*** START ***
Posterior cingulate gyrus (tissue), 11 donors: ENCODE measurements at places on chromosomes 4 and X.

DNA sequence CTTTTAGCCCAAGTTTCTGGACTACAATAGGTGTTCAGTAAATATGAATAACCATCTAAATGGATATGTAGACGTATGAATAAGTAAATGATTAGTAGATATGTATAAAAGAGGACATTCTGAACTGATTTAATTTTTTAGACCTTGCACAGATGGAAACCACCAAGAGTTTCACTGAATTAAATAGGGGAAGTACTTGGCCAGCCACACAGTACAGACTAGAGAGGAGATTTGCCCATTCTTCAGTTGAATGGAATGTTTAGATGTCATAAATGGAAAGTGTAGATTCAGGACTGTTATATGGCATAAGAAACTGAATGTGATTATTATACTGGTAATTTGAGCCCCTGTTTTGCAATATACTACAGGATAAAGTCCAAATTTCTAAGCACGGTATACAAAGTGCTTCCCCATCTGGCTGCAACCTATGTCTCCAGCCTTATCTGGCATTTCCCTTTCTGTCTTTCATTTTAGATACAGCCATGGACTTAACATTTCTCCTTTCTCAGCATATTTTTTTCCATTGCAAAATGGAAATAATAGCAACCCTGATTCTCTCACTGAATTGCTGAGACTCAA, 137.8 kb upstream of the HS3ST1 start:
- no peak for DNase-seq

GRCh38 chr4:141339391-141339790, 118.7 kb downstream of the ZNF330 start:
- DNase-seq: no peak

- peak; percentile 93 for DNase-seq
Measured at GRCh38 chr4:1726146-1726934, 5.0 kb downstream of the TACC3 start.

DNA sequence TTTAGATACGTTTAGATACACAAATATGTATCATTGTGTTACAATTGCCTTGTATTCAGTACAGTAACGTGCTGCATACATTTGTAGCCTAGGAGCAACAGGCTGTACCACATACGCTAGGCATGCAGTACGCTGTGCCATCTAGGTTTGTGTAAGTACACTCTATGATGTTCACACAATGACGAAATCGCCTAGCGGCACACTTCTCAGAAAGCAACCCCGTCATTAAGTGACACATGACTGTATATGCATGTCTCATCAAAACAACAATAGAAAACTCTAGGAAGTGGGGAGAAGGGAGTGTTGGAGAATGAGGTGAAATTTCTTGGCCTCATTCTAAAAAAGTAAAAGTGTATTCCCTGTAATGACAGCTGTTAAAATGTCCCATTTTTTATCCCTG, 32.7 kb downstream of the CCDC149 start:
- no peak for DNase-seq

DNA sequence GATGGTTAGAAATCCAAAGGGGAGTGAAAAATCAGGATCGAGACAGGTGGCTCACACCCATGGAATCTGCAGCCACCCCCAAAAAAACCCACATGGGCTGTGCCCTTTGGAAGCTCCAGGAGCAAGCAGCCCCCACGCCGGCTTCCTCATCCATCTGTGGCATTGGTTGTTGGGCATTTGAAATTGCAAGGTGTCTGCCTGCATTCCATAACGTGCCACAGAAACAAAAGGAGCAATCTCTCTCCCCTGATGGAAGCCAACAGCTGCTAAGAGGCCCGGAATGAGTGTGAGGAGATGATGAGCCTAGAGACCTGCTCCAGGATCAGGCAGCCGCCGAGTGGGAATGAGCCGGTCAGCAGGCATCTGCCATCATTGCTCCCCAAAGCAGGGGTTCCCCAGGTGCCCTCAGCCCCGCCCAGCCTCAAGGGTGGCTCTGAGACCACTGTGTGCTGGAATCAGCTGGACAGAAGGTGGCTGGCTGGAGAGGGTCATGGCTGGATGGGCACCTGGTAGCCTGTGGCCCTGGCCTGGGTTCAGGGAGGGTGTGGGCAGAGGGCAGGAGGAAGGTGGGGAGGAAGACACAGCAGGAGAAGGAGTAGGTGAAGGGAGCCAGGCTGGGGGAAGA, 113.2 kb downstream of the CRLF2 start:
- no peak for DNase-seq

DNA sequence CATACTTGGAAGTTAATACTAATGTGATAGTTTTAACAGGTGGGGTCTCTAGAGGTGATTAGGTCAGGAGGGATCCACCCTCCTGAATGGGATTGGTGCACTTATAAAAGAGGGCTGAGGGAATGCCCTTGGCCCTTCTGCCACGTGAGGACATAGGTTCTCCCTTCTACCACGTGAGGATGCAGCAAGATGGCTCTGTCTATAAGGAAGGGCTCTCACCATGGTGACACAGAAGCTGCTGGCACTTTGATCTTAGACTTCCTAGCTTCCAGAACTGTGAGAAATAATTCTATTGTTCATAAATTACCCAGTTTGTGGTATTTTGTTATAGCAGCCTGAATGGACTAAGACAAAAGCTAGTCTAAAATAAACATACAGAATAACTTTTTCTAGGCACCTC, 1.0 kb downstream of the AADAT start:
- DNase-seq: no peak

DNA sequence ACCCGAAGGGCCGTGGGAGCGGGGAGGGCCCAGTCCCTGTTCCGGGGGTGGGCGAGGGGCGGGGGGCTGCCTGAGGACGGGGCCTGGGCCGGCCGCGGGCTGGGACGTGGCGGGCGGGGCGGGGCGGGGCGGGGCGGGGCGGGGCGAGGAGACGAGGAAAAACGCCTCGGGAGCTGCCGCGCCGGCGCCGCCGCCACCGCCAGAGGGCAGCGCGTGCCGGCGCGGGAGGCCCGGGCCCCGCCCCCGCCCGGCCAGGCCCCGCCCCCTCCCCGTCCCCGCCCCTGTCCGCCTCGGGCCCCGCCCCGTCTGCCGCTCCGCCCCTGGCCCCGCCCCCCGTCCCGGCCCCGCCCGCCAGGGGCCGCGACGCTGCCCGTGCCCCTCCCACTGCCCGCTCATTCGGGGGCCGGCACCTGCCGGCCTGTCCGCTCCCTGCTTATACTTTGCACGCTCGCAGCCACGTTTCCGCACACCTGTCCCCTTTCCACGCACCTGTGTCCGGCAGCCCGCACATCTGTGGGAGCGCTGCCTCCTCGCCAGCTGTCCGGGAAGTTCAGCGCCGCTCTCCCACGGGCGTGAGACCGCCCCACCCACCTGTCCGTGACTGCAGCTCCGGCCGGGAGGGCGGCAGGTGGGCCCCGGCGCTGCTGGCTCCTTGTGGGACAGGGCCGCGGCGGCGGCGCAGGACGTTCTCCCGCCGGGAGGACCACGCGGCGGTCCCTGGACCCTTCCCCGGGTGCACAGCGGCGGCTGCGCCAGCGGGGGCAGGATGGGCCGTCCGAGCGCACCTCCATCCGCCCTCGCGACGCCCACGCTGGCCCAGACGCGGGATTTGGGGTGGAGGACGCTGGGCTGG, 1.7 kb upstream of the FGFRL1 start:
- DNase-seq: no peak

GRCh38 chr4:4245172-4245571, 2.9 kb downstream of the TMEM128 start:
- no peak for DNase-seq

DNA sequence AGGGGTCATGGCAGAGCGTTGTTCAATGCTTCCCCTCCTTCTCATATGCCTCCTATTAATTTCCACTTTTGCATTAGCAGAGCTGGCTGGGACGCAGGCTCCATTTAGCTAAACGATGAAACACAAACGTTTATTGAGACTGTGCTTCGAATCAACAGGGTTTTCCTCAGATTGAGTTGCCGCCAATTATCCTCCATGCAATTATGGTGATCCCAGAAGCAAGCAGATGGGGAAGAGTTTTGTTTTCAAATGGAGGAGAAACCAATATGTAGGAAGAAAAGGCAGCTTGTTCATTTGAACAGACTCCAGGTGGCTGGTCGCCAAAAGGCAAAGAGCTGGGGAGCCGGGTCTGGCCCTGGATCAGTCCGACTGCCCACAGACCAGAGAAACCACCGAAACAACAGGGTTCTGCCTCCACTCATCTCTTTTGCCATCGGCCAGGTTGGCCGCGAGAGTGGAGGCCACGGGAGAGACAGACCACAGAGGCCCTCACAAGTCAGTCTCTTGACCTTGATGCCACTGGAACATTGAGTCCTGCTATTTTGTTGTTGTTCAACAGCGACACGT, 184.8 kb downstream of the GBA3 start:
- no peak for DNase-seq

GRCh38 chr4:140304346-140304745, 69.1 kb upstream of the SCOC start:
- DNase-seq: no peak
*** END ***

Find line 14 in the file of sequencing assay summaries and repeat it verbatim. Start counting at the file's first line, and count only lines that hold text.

DNA sequence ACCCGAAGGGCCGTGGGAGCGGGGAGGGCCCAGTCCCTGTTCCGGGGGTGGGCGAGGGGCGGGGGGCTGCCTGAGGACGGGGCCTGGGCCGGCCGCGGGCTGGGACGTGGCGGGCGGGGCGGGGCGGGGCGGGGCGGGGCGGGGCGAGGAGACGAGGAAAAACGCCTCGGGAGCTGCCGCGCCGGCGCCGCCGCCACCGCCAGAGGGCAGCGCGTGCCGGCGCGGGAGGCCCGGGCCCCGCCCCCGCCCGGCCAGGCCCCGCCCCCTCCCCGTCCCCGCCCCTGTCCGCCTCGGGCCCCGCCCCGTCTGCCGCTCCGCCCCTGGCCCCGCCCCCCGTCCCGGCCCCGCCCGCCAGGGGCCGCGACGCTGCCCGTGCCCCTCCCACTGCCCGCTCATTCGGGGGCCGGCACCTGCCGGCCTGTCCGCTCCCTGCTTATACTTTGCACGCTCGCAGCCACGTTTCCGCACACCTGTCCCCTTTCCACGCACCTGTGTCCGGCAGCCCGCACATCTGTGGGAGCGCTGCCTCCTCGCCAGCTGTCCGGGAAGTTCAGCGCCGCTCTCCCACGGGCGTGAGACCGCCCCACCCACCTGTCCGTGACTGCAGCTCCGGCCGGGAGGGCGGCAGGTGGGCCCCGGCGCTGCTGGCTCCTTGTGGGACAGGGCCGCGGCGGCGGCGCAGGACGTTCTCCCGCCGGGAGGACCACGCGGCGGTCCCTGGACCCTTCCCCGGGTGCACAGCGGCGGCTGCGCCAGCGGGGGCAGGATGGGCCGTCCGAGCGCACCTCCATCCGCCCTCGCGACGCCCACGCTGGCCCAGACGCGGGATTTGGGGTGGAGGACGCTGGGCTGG, 1.7 kb upstream of the FGFRL1 start: